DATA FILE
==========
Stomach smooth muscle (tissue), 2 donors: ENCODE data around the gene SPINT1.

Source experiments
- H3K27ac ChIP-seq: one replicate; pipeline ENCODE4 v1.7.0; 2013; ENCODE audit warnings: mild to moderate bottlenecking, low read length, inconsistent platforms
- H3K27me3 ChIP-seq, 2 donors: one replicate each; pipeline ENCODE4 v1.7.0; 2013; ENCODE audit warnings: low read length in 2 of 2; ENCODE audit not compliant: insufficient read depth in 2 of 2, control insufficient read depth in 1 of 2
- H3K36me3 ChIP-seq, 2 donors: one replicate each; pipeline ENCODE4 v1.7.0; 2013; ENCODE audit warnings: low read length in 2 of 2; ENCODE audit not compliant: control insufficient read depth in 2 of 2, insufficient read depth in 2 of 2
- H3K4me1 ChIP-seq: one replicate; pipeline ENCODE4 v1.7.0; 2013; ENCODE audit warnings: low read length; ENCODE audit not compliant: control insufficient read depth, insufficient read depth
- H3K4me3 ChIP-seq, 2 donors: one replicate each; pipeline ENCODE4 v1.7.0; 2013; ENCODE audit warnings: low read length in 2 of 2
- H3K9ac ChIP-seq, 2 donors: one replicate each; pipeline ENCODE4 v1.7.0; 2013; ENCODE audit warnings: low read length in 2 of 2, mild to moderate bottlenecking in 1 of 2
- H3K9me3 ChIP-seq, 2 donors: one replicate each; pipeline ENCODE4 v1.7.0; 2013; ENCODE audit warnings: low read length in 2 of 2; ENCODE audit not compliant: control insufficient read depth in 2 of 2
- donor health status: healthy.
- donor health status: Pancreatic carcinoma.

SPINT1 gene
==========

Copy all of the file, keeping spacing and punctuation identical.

Stomach smooth muscle (tissue), 2 donors: ENCODE data around the gene SPINT1.

Source experiments
- H3K27ac ChIP-seq: one replicate; pipeline ENCODE4 v1.7.0; 2013; ENCODE audit warnings: mild to moderate bottlenecking, low read length, inconsistent platforms
- H3K27me3 ChIP-seq, 2 donors: one replicate each; pipeline ENCODE4 v1.7.0; 2013; ENCODE audit warnings: low read length in 2 of 2; ENCODE audit not compliant: insufficient read depth in 2 of 2, control insufficient read depth in 1 of 2
- H3K36me3 ChIP-seq, 2 donors: one replicate each; pipeline ENCODE4 v1.7.0; 2013; ENCODE audit warnings: low read length in 2 of 2; ENCODE audit not compliant: control insufficient read depth in 2 of 2, insufficient read depth in 2 of 2
- H3K4me1 ChIP-seq: one replicate; pipeline ENCODE4 v1.7.0; 2013; ENCODE audit warnings: low read length; ENCODE audit not compliant: control insufficient read depth, insufficient read depth
- H3K4me3 ChIP-seq, 2 donors: one replicate each; pipeline ENCODE4 v1.7.0; 2013; ENCODE audit warnings: low read length in 2 of 2
- H3K9ac ChIP-seq, 2 donors: one replicate each; pipeline ENCODE4 v1.7.0; 2013; ENCODE audit warnings: low read length in 2 of 2, mild to moderate bottlenecking in 1 of 2
- H3K9me3 ChIP-seq, 2 donors: one replicate each; pipeline ENCODE4 v1.7.0; 2013; ENCODE audit warnings: low read length in 2 of 2; ENCODE audit not compliant: control insufficient read depth in 2 of 2
- donor health status: healthy.
- donor health status: Pancreatic carcinoma.

SPINT1 gene